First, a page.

Figs. 2 and 3 show Nelson-Aalen plots of the cumulative hazard in all three study groups. Across all years of follow up, women in the treatment group were more likely to become pregnant than women in either of the two comparison groups.

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Fig 2. Time to Pregnancy among Women Exposed or Unexposed to Cervical Treatment Procedures over 12 Years of Follow-Up.

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Fig 3. Time to Pregnancy among Women Exposed to Cervical Treatment Procedures or Diagnostic Procedures over 12 Years of Follow-Up.

http://dx.doi.org/10.1371/journal.pone.0117525.g003

Nine hundred seventy-six women were exposed to ablative treatment procedures and 3,151 were exposed to excisional procedures. We observed similar adjusted hazard ratios for ablative procedures (HR = 1.40, 95% CI: 1.21–1.63) compared to excisional procedures (HR = 1.42, 95% CI: 1.29–1.58) using the unexposed comparison group. Similarly, there was little difference in adjusted hazard ratios for ablative (HR = 0.95, 95% CI: 0.81–1.11) and excisional procedures (HR = 1.07, 95% CI: 0.95–1.19) compared to women exposed to diagnostic procedures.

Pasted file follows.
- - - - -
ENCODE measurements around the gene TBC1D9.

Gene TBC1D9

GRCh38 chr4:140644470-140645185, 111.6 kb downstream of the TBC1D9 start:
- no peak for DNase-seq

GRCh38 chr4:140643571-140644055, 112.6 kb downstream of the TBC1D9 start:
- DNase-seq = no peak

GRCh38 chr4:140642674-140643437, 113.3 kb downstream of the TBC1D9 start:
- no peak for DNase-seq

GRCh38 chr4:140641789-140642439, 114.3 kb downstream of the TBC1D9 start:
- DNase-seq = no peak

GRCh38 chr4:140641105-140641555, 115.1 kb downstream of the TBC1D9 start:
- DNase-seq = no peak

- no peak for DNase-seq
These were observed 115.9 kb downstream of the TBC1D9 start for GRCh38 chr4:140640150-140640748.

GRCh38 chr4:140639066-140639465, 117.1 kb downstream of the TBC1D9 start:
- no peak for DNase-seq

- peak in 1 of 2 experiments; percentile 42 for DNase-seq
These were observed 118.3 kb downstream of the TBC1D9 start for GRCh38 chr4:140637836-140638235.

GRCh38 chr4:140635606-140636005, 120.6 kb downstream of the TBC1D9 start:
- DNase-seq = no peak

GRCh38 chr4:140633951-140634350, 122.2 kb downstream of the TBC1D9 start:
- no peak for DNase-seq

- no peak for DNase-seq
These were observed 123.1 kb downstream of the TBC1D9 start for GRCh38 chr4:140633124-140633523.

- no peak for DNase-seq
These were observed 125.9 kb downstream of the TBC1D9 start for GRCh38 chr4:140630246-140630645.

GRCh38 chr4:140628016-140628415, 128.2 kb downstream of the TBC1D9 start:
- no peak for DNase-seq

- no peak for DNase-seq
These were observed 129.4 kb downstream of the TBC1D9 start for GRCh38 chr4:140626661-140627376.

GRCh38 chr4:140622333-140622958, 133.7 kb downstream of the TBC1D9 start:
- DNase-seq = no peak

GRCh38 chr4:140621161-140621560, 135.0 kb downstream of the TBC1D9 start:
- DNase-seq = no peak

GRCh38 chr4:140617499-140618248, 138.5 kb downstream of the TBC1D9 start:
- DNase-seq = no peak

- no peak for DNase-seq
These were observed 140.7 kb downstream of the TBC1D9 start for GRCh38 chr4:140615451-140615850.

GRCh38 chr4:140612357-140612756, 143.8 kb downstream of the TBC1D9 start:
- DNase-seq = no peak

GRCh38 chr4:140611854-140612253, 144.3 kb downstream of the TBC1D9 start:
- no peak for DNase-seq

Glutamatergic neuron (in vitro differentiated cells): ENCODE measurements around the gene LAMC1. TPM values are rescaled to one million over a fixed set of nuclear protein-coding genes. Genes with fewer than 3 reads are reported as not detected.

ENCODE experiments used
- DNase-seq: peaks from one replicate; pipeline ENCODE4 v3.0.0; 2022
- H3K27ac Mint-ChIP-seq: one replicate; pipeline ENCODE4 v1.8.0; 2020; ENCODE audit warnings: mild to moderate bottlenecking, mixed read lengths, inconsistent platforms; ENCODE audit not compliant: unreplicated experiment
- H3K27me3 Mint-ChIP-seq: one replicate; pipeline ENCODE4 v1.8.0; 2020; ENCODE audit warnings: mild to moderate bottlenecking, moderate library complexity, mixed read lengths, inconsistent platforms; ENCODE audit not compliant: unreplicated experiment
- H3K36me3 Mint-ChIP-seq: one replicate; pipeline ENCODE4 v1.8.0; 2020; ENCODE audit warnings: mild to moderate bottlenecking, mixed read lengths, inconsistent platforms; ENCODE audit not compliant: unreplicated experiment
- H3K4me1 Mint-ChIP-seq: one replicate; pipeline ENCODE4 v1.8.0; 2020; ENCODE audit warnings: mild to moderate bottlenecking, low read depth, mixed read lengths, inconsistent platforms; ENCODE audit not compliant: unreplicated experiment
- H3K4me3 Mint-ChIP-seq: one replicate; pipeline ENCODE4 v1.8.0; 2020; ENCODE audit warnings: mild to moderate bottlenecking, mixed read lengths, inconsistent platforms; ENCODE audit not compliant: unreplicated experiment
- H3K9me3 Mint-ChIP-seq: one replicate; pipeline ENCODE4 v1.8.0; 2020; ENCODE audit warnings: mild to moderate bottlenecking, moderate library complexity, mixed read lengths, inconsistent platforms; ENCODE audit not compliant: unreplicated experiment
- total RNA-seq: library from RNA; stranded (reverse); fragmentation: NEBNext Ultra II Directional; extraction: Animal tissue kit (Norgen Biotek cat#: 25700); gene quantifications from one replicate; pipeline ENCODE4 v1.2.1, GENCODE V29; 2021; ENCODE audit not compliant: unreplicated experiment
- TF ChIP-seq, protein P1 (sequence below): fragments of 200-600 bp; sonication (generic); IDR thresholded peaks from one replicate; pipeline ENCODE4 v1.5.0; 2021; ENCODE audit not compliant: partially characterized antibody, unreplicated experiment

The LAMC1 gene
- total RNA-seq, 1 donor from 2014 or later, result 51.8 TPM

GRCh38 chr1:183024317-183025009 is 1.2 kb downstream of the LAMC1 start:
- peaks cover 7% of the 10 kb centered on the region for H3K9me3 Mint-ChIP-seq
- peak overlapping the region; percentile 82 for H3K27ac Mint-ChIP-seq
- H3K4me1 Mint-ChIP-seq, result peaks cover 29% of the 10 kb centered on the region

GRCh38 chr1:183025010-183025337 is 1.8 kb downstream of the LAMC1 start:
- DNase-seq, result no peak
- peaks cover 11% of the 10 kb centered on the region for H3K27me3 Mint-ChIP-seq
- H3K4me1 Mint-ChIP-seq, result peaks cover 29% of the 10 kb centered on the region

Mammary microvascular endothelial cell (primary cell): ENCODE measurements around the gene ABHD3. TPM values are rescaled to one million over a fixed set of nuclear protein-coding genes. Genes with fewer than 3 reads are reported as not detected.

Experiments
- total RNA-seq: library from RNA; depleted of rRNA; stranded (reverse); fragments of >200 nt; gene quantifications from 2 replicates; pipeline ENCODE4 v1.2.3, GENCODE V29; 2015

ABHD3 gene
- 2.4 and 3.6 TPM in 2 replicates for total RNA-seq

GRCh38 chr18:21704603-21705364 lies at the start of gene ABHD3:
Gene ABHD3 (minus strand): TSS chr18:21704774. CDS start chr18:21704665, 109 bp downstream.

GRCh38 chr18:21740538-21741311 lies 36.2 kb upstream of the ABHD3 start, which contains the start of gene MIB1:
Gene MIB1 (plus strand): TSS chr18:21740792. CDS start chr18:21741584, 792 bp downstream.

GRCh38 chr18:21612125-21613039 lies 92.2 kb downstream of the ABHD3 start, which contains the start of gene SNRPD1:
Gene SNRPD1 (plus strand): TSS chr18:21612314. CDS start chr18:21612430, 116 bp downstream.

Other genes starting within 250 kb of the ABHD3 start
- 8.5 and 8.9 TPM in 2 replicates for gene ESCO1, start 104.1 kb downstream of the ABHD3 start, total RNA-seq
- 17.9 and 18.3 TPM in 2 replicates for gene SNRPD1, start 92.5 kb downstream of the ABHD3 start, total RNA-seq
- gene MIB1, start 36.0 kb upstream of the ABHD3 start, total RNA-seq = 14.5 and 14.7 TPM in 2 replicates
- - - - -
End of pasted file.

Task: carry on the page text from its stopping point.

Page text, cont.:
DISCUSSION

In a cohort of over 435,000 women with up to 12 years of follow-up time, we did not observe any adverse effects of cervical treatment procedures on subsequent pregnancy rates. In fact, we observed increased pregnancy rates in women who underwent these procedures compared to unexposed women and women who received diagnostic procedures only. Several characteristics we measured suggest that the women in the treatment group may have been more sexually active than women in the comparison groups, but one major limitation of this study is that we were not able to assess sexual activity directly nor were we able to evaluate intention to become pregnant.